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Brisbane, Queensland, Australia
See also John Raby's blogs at www.rabylee.uk/linesidingindex.html


Sunday, September 22, 2013

Keef Open Day, Lea Bailey and Clearwell - 21 September 2013

The last day of the epic tour found me at Alan Keef Ltd's premises near Ross-on-Wye for the annual Open Day. There were many people I had met during the tour as well as two visiting locomotives that I had come across a number of times. The crowd on such a small site was a little overpowering but a lot of trouble had been done to make this an enjoyable occasion.

Patrick Keef doing a spot of shunting with a much-modified
1939 Wingrove and Rogers battery loco

Kerr Stuart 'Wren' PETER PAN
Barclay gasworks 0-4-0T JACK

Other very interesting visitors were two metre gauge Krauss locomotives that Keefs have restored and a metre gauge tram engine that is going to be converted back from fireless to its original form.

Metre gauge Krauss of 1894
and this 1908 Krauss that was only finished last week

Metre gauge Henschel tram loco of 1899.
A number of locomotives were under restoration or construction in the workshop, including RUSSELL from the Welsh Highland Railway, a Baldwin 4-6-0T, and the 1908 Thomas Green 0-6-2ST BARBER for the South Tynedale Railway.
In the workshop building, BARBER, ex Harrogate Gasworks.
Its rebuilt boiler will be delivered shortly.

A crowded scene with Patrick and Alice Keef centre.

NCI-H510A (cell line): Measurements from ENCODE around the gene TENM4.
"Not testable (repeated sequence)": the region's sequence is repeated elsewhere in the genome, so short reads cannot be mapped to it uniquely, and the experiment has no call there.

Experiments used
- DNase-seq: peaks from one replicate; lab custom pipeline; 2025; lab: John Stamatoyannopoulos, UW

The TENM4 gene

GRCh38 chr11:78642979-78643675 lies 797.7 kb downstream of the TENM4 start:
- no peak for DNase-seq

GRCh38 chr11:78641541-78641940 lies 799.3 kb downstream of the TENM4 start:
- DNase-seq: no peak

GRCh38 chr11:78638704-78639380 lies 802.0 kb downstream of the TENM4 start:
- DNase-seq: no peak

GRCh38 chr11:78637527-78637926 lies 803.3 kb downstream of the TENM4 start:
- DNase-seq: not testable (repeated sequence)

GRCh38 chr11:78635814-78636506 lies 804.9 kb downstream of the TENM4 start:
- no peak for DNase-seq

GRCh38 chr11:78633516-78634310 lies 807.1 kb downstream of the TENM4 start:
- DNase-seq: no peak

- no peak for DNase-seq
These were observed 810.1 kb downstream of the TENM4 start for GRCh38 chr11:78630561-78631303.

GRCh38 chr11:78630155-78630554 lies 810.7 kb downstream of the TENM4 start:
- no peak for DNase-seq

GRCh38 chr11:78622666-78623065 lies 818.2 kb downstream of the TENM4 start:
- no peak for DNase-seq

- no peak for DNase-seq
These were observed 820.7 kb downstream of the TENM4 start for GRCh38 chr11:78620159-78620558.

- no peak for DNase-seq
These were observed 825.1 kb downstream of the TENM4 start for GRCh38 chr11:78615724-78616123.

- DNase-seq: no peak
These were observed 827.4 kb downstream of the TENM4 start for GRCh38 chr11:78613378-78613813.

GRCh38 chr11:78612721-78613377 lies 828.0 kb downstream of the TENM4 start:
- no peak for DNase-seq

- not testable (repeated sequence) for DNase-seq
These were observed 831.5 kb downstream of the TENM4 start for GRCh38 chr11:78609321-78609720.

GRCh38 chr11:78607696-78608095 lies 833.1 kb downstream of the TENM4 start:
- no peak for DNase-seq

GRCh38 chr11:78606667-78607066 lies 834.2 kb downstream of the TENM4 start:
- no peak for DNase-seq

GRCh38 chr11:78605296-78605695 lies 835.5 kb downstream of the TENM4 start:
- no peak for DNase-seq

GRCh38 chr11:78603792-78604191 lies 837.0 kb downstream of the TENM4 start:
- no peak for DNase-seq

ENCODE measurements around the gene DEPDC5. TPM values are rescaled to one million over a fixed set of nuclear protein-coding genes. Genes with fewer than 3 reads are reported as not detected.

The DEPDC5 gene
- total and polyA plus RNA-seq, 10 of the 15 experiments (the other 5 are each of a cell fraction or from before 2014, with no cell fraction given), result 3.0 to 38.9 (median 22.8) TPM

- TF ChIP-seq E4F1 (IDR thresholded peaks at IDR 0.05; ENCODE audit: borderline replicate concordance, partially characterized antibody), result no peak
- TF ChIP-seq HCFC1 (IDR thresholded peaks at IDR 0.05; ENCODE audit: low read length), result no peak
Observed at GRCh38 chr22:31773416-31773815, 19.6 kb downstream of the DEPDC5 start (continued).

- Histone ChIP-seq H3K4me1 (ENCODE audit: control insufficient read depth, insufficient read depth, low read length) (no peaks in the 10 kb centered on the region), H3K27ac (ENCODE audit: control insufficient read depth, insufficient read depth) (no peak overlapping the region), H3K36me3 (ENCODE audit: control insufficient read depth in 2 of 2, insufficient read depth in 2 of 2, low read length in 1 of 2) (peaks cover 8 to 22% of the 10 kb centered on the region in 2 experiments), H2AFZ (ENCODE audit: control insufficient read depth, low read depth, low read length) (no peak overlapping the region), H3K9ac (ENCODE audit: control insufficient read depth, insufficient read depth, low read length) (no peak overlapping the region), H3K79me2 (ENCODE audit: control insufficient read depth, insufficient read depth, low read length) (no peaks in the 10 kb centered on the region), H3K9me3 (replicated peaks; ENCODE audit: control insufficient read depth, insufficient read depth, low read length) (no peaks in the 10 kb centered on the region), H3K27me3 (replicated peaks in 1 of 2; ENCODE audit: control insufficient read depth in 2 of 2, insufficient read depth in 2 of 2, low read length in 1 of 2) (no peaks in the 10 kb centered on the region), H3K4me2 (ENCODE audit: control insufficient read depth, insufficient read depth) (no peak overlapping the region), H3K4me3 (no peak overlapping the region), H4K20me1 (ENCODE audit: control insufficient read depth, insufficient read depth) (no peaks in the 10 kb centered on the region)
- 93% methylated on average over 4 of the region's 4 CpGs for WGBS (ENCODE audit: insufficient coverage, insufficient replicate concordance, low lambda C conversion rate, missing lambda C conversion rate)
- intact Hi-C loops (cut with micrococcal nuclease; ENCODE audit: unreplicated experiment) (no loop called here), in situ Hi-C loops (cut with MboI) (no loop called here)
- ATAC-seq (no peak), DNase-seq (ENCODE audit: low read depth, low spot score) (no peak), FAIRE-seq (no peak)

Just over the border in Gloucestershire, a group is establishing the Lea Bailey Light Railway, commencing at the old Lea Bailey gold mine.

A 1975 flameproofed Hunalet

A 1957 Simplex
A very pleasant spot in the forest

The last visit was to Clearwell Caves where one 2ft gauge locomotive is on display and others are in storage.
Another flameproofed Hunslet
The most accessible of several Hudswell Clarke 0-6-0DM locos

Vale of Teifi and Brecon Mountain - 19 September 2013

This started off as a wet day. At the Vale of Teifi Railway, I was the only passsenger on the 11.15am train. Another narrow gauge line on a picturesque section of a main line railway, this friendly line, two miles in length, seems to have struggled with its location probably meaning some difficulty in attracting passengers and volunteers. Only one steam locomotive was available - 1894 Hunslet quarry tank ALAN GEORGE. It was the first time I had seen it since the Bruntcliffe Light Railway near Leeds which I worked on before 1975.

ALAN GEORGE waits by the engine shed

1959 Ruston & Hornsby TOMOS
Coming onto the train
Ready for departure
At the Pontgoch terminus

The weather was slightly better by the time I arrived at Pant, headquarters of the Brecon Mountain Railway. This line is professionally run and is situated along an old main line railway alongside Pontsticill Reservoir and into the Brecon Beacons National Park.

The beautiful Baldwin Pacific of 1930

Heading away from Pant

Having given advance notice of my visit, I was kindly shown around the workshop by Tony Hills

An impressive kit of completed parts for a Baldwin 2-6-0 of 1897,
awaiting a boiler.

Jung 1908 0-6-2T
The Baldwin pausing at Pontsticill on the return journey 

Vale of Rheidol - 18 September 2013

I think this was first visit to the Vale of Rheidol since the days of blue engines marked with the devil's footprint.

Big things are afoot. There is a new 200-foot three road workshop being fitted out at Aberystwyth. Every intermediate station apart from Llanbadarn (which effectively no longer exists) has a new platform and waiting shelter. Tree clearance has opened up some views. Devil's Bridge station will be getting a platform and a large museum building is to be erected at Aberystwyth  using part of the trainshed from the old London Bridge Station, hopefully in association with a station redevelopment.

The new workshops

Shelter being painted at Nantyronen
Completed shelter and fencing at Rheidol Falls

The only item I saw of the 'Rampton Collection' was this
Colonial Sugar Refining bogie tender from Fiji at Capel Bangor